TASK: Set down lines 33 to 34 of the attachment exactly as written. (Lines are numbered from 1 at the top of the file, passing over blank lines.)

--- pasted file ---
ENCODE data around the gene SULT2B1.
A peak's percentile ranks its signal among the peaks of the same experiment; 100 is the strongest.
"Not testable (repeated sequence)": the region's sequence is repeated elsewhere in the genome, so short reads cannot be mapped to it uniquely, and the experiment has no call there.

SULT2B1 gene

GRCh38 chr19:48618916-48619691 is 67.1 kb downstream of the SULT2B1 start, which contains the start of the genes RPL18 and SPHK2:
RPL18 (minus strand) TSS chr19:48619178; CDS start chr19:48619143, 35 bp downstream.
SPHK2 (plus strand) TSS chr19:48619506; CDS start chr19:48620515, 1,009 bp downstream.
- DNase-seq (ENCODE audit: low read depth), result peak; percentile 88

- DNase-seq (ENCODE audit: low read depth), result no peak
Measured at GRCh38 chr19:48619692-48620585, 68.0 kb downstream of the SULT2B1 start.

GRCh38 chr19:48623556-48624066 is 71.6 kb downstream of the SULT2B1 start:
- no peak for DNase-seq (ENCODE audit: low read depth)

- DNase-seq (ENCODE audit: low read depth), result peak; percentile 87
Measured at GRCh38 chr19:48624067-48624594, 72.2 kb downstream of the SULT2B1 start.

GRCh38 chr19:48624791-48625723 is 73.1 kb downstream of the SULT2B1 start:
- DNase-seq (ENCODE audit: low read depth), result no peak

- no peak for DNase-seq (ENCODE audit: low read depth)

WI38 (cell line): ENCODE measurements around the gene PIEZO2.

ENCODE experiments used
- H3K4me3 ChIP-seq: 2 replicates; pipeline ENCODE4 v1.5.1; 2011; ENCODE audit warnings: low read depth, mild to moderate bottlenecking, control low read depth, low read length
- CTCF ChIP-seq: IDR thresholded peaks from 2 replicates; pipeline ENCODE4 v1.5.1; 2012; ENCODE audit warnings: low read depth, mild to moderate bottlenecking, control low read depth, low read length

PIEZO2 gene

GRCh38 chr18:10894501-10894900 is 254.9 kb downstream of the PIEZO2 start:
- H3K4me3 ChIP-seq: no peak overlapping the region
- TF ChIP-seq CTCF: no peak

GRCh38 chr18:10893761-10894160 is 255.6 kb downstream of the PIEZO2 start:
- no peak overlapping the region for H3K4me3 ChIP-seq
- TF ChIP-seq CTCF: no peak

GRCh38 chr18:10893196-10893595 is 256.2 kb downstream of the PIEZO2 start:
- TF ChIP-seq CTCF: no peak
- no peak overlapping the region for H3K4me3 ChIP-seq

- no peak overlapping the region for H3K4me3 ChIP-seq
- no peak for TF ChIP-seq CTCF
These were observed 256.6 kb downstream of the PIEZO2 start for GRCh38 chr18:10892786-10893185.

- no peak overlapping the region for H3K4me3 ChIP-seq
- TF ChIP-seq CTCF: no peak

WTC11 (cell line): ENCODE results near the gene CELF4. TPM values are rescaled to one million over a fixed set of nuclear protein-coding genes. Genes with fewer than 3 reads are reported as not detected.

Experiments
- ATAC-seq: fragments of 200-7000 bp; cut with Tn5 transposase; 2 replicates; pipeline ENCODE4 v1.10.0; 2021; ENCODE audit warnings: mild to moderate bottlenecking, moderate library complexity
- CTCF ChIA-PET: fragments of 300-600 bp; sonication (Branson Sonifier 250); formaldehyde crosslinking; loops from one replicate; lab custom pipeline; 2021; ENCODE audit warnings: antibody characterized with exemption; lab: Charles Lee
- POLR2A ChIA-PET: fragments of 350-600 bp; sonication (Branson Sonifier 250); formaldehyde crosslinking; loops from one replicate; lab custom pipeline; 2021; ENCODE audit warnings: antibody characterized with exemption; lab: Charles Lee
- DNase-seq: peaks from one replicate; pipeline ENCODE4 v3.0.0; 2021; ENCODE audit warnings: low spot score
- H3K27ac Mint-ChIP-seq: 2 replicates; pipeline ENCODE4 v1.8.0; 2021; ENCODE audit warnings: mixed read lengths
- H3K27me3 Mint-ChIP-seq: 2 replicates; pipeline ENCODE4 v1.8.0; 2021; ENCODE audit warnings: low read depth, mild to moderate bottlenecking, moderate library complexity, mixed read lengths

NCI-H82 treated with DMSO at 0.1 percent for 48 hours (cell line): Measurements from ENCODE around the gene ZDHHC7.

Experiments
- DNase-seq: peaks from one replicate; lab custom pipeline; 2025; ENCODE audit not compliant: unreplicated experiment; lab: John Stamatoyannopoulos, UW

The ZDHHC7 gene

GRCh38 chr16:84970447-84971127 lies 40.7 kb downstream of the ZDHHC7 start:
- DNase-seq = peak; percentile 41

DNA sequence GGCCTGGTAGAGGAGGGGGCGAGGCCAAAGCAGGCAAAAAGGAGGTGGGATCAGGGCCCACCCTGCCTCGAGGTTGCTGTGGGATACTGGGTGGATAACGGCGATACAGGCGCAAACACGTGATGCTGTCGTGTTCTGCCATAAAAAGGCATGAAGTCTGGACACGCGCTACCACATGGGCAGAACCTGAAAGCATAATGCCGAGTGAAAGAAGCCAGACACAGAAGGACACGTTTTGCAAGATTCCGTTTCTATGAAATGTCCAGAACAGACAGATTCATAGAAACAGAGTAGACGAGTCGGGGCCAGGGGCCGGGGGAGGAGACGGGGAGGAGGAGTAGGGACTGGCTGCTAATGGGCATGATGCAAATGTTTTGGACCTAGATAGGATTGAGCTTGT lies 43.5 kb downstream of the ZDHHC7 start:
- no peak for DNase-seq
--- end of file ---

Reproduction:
- no peak for TF ChIP-seq CTCF
These were observed 256.6 kb downstream of the PIEZO2 start for GRCh38 chr18:10892786-10893185.